Oak Trees and Blue Bonnets wallpaper – Rand Paul (R-KY) and How The Conservative Cult Thinks

Oak Trees and Blue Bonnets wallpaper

Oak Trees and Blue Bonnets wallpaper


Straight to the sleazy serial liars and delusional fleabags, Rand Paul (R-KY) goes where few Republicans have gone: Howard University

Paul told the students he didn’t come to “preach” or “prescribe” a political point of view, but to ask each of them to write their own story in life and perhaps make conservatism a part of it. In other words: develop their own views of him, the Republican Party and their own political beliefs.

This is just another version of the Herman Cain and Dr. Ben Carson assertion that black Americans have been brain washed. If they would really “think” they’d vote for far Right ideologues. Nope, nothing insulting or wacky about that.

Few young minorities know the history of the Republican Party “chock full of emancipation and black history”. He talked about his passion for ending mandatory minimum federal sentencing for non-violent possession of drugs because they ruin the lives of kids who just make bad decisions. It was one of the most heavily tweeted and applauded lines of his speech.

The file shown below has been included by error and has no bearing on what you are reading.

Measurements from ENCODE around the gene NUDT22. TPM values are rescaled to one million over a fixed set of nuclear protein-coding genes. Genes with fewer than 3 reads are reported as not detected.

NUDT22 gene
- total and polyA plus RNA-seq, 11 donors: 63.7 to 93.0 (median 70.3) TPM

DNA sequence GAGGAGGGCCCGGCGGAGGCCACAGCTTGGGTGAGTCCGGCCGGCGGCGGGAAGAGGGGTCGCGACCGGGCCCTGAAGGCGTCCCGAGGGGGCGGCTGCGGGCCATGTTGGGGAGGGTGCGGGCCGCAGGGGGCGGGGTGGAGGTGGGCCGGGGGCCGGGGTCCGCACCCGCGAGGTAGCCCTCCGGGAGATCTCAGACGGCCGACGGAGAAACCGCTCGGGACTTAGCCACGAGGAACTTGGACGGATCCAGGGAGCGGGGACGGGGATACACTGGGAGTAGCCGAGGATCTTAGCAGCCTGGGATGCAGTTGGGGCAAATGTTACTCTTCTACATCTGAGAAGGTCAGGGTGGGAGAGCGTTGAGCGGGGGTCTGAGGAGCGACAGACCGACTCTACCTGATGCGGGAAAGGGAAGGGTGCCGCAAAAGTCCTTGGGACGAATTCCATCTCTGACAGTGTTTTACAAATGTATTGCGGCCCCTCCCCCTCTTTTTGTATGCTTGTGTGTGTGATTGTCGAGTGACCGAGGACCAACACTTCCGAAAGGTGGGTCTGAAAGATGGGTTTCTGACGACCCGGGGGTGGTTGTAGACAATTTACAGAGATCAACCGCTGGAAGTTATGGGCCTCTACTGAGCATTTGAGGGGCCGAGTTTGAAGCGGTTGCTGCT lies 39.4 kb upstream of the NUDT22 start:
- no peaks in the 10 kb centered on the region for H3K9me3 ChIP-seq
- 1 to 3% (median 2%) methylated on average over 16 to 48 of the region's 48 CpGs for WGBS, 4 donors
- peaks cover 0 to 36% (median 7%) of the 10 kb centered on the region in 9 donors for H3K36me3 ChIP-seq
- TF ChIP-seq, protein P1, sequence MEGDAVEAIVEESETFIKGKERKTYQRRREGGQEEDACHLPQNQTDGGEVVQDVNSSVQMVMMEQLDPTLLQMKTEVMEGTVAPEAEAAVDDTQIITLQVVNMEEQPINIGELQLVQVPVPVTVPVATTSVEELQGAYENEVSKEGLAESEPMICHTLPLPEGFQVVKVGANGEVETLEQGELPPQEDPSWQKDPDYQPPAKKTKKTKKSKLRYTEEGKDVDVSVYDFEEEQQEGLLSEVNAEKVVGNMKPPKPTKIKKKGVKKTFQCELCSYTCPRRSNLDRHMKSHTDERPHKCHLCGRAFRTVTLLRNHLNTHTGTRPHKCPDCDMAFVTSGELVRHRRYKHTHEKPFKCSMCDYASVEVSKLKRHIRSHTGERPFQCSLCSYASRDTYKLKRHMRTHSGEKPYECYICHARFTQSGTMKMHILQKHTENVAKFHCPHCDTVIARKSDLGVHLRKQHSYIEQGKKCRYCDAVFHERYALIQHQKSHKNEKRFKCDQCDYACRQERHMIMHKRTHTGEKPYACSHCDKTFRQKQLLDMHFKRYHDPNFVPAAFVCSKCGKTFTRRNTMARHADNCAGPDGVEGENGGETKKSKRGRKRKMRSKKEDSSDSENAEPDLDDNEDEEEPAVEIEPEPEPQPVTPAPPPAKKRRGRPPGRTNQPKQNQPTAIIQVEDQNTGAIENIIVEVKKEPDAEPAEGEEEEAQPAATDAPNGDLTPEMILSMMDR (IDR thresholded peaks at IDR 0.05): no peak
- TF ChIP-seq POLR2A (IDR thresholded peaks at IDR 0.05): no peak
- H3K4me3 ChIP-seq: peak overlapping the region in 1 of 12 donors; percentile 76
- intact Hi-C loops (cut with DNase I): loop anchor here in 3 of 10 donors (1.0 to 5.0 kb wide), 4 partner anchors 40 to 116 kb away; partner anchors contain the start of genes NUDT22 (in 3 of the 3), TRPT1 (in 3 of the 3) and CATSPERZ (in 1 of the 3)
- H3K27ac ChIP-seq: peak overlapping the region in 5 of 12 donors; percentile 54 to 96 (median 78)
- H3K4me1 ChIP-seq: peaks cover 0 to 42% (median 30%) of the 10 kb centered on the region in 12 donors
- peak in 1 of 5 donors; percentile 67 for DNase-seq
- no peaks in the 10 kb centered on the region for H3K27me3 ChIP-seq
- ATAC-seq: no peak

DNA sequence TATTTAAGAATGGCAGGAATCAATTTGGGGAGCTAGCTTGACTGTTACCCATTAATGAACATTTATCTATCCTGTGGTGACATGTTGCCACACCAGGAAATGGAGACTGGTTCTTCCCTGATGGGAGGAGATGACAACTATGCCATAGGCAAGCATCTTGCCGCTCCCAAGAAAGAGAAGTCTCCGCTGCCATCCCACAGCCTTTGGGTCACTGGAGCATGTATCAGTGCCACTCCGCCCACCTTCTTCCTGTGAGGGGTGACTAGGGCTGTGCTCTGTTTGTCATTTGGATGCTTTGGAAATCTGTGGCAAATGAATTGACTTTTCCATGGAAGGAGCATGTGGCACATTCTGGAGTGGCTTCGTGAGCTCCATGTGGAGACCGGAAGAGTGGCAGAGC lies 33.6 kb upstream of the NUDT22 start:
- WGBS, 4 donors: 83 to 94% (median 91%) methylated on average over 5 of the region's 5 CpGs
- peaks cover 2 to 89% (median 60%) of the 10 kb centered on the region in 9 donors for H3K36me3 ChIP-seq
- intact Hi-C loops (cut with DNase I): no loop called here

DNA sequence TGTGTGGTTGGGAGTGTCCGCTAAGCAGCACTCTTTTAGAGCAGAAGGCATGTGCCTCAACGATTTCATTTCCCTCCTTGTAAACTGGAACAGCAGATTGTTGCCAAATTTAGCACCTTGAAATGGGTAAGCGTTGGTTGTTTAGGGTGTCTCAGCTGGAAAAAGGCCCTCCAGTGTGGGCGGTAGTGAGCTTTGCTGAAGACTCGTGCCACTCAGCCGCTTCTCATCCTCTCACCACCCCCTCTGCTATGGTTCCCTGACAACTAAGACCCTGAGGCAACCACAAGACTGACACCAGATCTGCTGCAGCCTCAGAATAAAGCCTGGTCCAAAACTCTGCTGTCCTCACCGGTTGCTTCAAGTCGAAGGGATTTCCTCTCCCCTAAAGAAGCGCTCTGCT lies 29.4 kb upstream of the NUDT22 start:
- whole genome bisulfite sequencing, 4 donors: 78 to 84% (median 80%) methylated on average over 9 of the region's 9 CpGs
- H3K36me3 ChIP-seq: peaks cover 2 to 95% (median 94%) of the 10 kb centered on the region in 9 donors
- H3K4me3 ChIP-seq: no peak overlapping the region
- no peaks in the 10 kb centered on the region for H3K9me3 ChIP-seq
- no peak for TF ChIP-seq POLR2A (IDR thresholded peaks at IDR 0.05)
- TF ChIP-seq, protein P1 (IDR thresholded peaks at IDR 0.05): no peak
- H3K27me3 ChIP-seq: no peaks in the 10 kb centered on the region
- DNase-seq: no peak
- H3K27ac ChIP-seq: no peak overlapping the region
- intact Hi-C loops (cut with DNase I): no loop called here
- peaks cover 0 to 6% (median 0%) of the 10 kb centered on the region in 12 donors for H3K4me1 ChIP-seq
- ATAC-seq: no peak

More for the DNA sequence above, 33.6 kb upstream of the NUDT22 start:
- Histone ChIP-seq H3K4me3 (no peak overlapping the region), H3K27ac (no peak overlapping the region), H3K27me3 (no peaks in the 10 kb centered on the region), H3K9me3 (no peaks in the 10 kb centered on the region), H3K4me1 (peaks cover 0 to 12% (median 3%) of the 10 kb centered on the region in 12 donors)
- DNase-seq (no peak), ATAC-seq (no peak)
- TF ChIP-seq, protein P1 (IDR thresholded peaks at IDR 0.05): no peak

How the two major political parties have changed since the 1860s can and has filled books. Rand probably has not read a history or political science book that does not regurgitate what he wants to believe his entire life – including his liberal college indoctrination. Rand Paul (R-KY) Must Think Blacks Have Amnesia

He left out the part that Republicans almost always leave out when they lament their lack of support from African Americans: the racial realignment that occurred during the 1960s, when Democratic politicians like President Lyndon B. Johnson and Robert F. Kennedy became champions for equal rights, and Republicans reinvented their party as a harbor for segregationists.

The simple truth is that the present-day Republican Party has virtually no resemblance to the Republican Party of, say, 1960, when Richard Nixon got 32 percent of the black vote in his race against John F. Kennedy. Four years later, the Republicans nominated right-wing Arizona Sen. Barry Goldwater, who based his campaign on opposition to the Civil Rights Act of 1964. By 1968, Nixon had wholeheartedly accepted Goldwater’s advice to “go hunting where the ducks are” by adopting a so-called Southern strategy dedicated to wooing segregationists like Strom Thurmond.

They consolidated their approach in 1980 when Ronald Reagan delivered the first major speech of his campaign in Philadelphia, Miss., where three civil rights workers were murdered in one of the 1960s’ ugliest cases of racist violence. Reagan gave a ringing declaration of his support for “states’ rights” — code words for resistance to black advances clearly understood by white Southerners. Ever since then, the GOP has been the party of white privilege.